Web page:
Wednesday, January 18, 2006

Vitamin D

I have to say with a great arrogance that I have heretofor not borne that I nailed that Tom Kah soup with secret ingredients and the knowing of great depths to which I will mine the hearts of sick friends.

We thought the floods were abating, and in the meantime the rain still falls. My schedule, part weakness, makes the roads unrunnable and heavier with traffic then I can bear to breathe. I have been in the gym everyday lately and know now that my love of running has little to do with my desire to be physically fit because I can run 8 miles in the vast wilderness, yet not strain like I do against the challenges of cablebarmotors. I am totally weak. I am going to die with fifty inch quads and English-teacher underarms. You know what I mean.

My latest food fetish, which must be a winter thing so fetishized with food I am, is the Thousand Year Old Egg. This passion I must say I am trying to nip quickly reading the cholesterol in one egg is 117% a daily allowance.

Categories: Eggs, Chinese
Yield: 12 servings

2 c Tea, very strong black
1/3 c Salt
2 c Ashes of pine wood
2 c Ashes of charcoal
2 c Fireplace ashes
1 c Lime*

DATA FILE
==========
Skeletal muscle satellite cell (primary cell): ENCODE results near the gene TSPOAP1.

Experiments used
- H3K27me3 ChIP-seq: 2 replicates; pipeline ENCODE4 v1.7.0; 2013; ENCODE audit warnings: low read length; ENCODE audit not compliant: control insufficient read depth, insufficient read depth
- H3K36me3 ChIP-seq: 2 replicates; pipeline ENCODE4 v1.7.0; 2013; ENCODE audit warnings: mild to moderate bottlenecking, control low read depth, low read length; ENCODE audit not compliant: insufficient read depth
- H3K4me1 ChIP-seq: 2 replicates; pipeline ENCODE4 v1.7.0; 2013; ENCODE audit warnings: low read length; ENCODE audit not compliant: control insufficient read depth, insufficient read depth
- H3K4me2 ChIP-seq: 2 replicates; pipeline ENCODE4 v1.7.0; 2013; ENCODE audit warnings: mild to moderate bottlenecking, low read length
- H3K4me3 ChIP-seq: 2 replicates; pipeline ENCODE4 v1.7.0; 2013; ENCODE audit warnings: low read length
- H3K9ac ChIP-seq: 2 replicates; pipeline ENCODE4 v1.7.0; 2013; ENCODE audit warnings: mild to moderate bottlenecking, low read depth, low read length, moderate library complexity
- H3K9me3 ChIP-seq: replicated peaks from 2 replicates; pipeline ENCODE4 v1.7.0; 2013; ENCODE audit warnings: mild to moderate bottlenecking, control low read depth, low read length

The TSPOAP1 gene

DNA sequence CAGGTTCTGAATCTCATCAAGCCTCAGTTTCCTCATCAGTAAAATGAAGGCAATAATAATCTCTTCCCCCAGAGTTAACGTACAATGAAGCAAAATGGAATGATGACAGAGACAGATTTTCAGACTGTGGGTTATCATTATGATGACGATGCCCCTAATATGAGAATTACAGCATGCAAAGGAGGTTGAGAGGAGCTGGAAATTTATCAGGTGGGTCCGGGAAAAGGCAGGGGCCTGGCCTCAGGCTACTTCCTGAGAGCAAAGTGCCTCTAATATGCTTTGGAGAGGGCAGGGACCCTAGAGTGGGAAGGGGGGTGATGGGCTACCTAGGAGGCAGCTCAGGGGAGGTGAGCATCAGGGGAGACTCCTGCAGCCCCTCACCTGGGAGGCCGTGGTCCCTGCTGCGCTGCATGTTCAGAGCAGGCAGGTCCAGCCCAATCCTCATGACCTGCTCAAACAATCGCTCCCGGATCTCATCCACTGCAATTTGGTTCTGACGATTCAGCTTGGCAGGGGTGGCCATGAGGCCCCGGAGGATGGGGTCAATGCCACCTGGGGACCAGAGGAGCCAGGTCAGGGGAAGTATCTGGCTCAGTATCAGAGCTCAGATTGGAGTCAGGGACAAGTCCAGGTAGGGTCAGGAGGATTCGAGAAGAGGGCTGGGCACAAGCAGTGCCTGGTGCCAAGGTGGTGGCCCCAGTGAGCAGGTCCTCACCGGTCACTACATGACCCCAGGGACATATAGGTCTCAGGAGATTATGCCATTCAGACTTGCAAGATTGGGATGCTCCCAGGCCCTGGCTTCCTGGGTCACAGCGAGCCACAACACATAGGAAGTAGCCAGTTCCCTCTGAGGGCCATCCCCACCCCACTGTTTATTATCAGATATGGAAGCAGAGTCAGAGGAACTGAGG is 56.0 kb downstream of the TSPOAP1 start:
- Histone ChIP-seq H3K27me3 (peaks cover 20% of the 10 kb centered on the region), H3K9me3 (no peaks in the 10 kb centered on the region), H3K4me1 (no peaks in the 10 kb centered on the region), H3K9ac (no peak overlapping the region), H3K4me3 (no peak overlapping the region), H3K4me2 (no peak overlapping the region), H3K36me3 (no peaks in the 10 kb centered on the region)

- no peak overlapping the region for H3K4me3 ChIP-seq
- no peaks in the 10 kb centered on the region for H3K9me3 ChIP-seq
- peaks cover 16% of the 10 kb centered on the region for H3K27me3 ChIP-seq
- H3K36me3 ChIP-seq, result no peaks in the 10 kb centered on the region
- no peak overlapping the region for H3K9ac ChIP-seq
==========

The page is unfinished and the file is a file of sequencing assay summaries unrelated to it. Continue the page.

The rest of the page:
12 Duck egg, fresh

*Available in garden stores and nurseries.

Combine tea, salt, ashes and lime. Using about 1/2 cup
per egg, thickly coat each egg completely with this
clay-like mixture. Line a large crock with garden soil
and carefully lay coated eggs on top. Cover with more
soil and place crock in a cool dark place. Allow to
cure for 100 days. To remove coating, scrape eggs and
rinse under running water to clean thoroughly. Crack
lightly and remove shells. The white of the egg will
appear a grayish, translucent color and have a
gelatinous texture. The yolk, when sliced, will be a
grayish-green color.

To serve, cut into wedges and serve with:

Sweet pickled scallions or any sweet pickled vegetable

Sauce of 2 tablespoons each vinegar, soy sauce and
rice wine and 1 tablespoon minced ginger root.


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